New Lukashenko appointments: change in personnel, no change in direction
Last week, President Lukashenko appointed several people who have made their careers under his rule, suggesting that the authorities will continue with their authoritarian rule, but gradually stop relying on their Soviet past. The new appointments have confirmed the overall trend in how the power is distributed within the ruling Belarusian elite. The state’s relations with the opposition and the civil society will remain hostile.
Last week, Alexander Lukashenko made several appointments in his top brace. Yuri Senko was appointed State Customs Committee Chairman (replacing Aleksander Shpilevsky, who headed the SCC for years). Andrei Shorets is to replace Nikolay Ladutsko as the Minsk City Executive Committee Chairman. Ivan Golovaty was appointed as Belaruskalij CEO (replacing Kiriyenko). In addition, Vladimir Amarin became the new Finance Minister (Anrei Kharkovets resigned in July 2014).
All the appointees have made their careers during Lukashenko’s rule. Recently, for natural reasons, the number of top managers who made their careers after the Soviet Union collapse has increased. Despite the stylistic and structural similarity of administrative practices in Belarus after 1992 and in the Byelorussian SSR, the "new" managers are mostly indifferent to the communist ideology and have a different set of values. Nevertheless, that does not mean they value a less authoritarian governance model.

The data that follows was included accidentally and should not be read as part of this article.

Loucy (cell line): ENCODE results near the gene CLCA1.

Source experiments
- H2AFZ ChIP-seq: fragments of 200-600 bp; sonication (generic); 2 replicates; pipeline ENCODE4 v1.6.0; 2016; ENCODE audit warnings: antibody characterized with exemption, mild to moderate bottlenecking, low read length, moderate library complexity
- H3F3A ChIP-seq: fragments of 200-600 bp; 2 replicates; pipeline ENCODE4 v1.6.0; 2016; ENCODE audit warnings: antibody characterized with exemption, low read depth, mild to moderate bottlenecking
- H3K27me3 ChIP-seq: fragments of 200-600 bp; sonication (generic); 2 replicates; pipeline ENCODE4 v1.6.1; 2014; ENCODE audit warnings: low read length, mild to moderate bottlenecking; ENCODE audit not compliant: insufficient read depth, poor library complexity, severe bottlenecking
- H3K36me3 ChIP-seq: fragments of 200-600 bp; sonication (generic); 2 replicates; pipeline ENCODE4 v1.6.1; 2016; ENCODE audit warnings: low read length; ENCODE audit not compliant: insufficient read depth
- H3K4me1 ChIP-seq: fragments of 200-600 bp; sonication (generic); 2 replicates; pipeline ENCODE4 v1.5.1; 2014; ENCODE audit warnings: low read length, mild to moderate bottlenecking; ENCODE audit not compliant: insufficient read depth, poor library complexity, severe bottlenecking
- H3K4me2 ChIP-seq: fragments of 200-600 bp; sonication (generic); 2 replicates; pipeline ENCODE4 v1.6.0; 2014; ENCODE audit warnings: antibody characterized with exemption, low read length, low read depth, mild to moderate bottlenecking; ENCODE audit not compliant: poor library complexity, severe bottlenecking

Those appointed last week will be responsible for managing financial flows. Most often, such appointments in Belarus are the result of the backstage fights among influence groups. The new appointees do not belong to long-established influential groups, which may indicate a compromise or redistribution of power in influence groups.
All the newly appointed officials come from within the system, thus they would be interested in maintaining its basic parameters, including the authoritarian rule and domination of the state in all spheres of life. No changes should be anticipated in this regard.
In addition, the authorities’ actions against civil society representatives mean that the state will continue to exclude civil society and the opposition from public life. The deportation of human rights activist Yelena Tonkacheva and the arrest of a "National Referendum" activist, Vladislav Koshelev, confirm this trend.
The Belarusian authorities regard the Catholic conference as yet another international event to promote Minsk as a global negotiating platform. Minsk’s proposal to organise a meeting between the Roman-Catholic Church and the Russian Orthodox Church is rather an image-making undertaking than a serious intention. However, the authorities could somewhat extend the opportunities for the Roman-Catholic Church in Belarus due to developing contacts with the Catholic world.
Minsk is attempting to lay out a mosaic from various international religious, political and sportive events to shape a positive image of Belarus for promoting the Helsinki 2.0 idea.
Belarus’ invitation to the head of the Holy See for a meeting with the Patriarch of the Russian Orthodox Church should be regarded as a continuation of her foreign policy efforts in shaping Minsk’s peacekeeping image and enhancing Belarus’ international weight. The Belarusian authorities are aware that their initiative is unlikely to find supporters among the leadership of the Russian Orthodox Church in Moscow. In Russia, isolationist sentiments prevail.
In addition, for domestic audiences, the authorities make up for the lack of tangible economic growth with demonstrations of growth in Minsk’s authority at international level through providing a platform for religious, sportive and other dialogues.